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Page:Folk-lore - A Quarterly Review. Volume 17, 1906.djvu/355

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The European Sky -God. 341

to the root of viridis ' : ^ it might be literally rendered the Green Man.

Nor need we be surprised if the Green Knight bears a branch of holly, not (like Curoi, his Irish analogue) a branch of oak. For we have seen already that the peculiar mining population in the oak-forest of Dean swear by a stick of holly." And in one story connected with Gawain we seem to catch the actual transition from oak to holly. A fragmentary poem on the Marriage of Sir Gawaine} printed by Sir Frederic Madden from the text of the Percy MS. as given in Dr. Percy's Reliqiies of Ancient English Poetry ed. 1794 iii. 350, tells how one Christmas King Arthur came to Tearne-wadling in Cumberland, where a bold baron with a great club upon his back challenged him to fight, or pay a ransom, returning for the purpose on New Year's Day. When he rode out to keep his appointment, he met a hideous hag sitting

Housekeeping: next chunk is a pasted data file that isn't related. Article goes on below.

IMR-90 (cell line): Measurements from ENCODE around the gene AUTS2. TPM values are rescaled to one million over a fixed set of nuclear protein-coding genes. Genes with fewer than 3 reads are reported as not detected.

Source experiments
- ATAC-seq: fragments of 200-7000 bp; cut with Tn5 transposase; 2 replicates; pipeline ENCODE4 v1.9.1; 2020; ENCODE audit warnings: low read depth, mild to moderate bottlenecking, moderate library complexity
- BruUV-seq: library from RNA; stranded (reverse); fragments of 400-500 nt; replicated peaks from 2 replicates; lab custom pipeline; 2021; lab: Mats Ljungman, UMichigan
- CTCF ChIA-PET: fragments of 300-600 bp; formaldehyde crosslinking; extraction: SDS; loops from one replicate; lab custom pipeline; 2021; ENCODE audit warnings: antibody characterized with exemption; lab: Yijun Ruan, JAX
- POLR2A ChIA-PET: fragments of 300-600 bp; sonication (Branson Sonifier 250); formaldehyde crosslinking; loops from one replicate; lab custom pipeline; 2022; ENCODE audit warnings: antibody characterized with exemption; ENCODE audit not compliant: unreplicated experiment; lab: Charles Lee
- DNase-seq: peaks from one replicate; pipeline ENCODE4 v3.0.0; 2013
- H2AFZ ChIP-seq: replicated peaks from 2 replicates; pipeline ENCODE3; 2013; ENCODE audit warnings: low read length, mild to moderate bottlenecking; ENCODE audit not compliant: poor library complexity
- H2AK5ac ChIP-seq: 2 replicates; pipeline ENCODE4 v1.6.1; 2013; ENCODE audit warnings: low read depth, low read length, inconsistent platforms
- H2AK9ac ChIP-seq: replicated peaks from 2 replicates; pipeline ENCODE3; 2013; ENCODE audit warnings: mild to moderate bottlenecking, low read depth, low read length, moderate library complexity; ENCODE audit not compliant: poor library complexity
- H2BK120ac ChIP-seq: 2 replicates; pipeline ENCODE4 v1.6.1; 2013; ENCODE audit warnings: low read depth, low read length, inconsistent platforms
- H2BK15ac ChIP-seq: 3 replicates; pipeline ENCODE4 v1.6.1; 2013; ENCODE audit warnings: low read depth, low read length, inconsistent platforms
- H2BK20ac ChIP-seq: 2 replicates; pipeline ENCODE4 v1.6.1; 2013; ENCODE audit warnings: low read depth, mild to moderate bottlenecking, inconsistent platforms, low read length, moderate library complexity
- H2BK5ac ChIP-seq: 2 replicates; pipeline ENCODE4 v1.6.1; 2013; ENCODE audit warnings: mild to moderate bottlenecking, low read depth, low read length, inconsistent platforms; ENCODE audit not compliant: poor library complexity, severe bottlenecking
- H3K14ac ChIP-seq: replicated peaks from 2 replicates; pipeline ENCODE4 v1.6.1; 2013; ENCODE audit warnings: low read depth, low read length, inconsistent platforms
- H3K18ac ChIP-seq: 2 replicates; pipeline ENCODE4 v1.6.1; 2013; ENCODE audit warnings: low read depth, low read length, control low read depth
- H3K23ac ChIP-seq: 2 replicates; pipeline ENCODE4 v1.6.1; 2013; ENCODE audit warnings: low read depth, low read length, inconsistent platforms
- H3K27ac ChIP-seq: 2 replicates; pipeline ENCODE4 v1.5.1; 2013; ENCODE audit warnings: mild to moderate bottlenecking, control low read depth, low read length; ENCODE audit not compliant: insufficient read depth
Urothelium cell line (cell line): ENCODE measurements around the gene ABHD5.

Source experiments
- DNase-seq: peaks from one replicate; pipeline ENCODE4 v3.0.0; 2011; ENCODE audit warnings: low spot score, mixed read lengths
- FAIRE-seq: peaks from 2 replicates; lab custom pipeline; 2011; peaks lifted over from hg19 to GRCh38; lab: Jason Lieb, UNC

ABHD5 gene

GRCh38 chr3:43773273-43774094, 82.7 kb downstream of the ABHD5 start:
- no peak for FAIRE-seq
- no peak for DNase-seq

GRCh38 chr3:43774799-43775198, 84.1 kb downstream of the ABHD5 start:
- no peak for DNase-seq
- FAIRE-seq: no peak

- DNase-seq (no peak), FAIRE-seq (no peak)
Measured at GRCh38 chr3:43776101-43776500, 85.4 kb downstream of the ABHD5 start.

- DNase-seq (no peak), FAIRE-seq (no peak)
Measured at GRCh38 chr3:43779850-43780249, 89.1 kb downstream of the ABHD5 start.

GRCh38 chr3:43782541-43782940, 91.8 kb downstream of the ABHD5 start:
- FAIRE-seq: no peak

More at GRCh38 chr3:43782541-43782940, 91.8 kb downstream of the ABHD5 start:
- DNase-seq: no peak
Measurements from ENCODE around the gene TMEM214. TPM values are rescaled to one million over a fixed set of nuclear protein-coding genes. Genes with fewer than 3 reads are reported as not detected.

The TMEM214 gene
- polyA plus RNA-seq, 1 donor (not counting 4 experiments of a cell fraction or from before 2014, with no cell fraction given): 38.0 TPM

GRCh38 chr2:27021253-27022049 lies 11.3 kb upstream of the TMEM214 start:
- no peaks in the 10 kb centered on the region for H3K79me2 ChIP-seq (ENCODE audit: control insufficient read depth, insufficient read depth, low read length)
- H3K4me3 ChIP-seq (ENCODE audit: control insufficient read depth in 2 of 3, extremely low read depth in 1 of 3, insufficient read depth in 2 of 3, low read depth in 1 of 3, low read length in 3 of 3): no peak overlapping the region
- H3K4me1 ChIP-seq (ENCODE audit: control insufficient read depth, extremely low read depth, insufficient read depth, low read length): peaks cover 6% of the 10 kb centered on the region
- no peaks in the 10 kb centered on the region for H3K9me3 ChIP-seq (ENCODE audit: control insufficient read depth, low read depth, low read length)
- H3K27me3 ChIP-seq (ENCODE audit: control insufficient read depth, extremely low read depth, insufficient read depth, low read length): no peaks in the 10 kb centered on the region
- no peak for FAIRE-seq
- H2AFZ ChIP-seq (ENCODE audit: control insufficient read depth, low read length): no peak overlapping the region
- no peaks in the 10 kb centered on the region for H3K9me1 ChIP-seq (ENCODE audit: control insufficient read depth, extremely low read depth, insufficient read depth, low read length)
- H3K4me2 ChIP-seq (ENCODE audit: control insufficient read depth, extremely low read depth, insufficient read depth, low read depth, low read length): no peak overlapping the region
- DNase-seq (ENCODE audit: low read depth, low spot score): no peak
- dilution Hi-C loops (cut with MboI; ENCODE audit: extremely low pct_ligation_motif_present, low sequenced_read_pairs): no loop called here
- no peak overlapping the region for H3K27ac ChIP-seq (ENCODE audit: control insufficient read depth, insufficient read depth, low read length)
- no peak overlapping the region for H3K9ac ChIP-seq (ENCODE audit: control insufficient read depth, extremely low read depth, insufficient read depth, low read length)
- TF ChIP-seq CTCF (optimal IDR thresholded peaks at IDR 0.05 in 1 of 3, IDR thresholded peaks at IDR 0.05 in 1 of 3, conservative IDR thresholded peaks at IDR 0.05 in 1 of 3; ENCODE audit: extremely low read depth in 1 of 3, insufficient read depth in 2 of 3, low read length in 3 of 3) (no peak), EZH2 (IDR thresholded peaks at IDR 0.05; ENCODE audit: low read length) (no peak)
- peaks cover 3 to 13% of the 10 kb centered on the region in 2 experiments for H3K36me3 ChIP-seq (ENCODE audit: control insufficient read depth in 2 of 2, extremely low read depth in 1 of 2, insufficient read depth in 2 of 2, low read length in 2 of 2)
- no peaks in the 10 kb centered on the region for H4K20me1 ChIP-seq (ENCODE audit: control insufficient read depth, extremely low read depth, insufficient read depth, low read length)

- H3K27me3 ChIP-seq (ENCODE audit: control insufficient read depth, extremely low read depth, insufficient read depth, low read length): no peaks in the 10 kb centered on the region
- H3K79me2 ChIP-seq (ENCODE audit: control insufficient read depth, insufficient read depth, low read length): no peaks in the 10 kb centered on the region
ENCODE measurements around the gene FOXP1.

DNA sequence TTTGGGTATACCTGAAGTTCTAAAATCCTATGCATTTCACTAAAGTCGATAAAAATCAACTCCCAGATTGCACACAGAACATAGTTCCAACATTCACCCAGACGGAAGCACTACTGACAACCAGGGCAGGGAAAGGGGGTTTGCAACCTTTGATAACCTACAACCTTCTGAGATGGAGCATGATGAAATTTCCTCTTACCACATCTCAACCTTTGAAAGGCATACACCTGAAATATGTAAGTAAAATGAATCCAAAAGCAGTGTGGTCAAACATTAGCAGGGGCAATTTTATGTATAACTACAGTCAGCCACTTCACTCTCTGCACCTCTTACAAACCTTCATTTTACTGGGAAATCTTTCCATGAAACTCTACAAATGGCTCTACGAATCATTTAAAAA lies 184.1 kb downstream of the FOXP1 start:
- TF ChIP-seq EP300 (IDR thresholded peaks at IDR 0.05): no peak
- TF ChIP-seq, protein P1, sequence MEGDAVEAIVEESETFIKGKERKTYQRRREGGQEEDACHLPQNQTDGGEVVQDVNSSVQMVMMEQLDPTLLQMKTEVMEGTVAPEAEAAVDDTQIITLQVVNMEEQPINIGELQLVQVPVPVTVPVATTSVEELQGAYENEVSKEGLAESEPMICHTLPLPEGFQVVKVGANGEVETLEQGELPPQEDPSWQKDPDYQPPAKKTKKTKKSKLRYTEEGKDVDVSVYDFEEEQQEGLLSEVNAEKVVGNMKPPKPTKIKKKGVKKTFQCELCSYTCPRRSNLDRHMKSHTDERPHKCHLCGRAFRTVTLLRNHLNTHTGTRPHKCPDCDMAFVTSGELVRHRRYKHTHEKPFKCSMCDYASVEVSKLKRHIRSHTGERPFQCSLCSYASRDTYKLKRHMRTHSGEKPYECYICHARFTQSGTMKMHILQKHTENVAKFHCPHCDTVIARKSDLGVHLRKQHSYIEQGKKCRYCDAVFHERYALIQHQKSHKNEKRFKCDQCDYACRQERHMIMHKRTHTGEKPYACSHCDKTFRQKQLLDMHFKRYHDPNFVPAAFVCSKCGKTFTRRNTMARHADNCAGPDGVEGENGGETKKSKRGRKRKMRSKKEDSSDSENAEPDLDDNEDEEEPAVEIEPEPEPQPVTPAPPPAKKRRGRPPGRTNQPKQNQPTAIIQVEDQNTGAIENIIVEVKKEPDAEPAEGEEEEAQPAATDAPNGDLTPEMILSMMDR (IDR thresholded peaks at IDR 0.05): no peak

' Betwixt an oke and a greene hollen,'

who made love to him. He extricated himself by pro- mising that Gawain should wed her, and passed on to keep his tryst with the baron, who claimed to be a king and brother of the beldame. Gawain, to fulfil King Arthur's promise, sought out the woman where she sat

' Vnderneath a greene holly tree ' :

but on the marriage night he found her as beautiful as she had before been ugly. She offered him the choice, whether he would have her beautiful by night or by day. He left it courteously to her — an act, which broke a spell laid on her by a step-mother, and enabled her to regain her good looks permanently.

To Mr. A. Nutt* belongs the credit of setting this

^ lb. xvi. 291 n. 2 /^_ xvii. 54.

^ Sir F. Madden Syr Gawayne p. 288 ff. •* The Academy April 30, 1892, p. 425 f.